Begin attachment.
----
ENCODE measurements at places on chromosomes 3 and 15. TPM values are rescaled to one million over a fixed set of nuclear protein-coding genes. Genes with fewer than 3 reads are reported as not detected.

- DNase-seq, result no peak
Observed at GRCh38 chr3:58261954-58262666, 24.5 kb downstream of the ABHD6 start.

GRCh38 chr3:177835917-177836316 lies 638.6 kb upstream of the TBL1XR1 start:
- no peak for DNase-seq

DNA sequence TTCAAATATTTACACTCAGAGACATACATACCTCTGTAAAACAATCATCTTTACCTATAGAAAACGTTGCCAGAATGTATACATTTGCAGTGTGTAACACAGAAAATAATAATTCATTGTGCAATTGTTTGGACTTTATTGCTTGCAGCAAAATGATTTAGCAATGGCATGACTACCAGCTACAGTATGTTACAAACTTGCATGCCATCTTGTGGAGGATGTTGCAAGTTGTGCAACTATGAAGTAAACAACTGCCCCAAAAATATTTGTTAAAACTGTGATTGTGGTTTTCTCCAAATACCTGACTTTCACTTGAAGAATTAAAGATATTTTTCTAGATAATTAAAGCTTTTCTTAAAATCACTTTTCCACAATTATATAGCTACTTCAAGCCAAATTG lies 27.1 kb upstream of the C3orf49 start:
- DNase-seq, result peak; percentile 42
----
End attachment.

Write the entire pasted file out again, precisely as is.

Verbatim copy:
ENCODE measurements at places on chromosomes 3 and 15. TPM values are rescaled to one million over a fixed set of nuclear protein-coding genes. Genes with fewer than 3 reads are reported as not detected.

- DNase-seq, result no peak
Observed at GRCh38 chr3:58261954-58262666, 24.5 kb downstream of the ABHD6 start.

GRCh38 chr3:177835917-177836316 lies 638.6 kb upstream of the TBL1XR1 start:
- no peak for DNase-seq

DNA sequence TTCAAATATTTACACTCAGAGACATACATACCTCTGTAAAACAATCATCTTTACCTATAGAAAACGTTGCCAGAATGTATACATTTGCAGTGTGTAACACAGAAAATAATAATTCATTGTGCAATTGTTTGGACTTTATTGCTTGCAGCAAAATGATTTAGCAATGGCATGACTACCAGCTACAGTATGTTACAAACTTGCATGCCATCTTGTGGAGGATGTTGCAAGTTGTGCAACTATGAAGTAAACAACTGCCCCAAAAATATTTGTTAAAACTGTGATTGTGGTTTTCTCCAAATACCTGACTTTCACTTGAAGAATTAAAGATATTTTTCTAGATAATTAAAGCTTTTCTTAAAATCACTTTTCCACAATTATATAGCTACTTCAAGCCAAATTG lies 27.1 kb upstream of the C3orf49 start:
- DNase-seq, result peak; percentile 42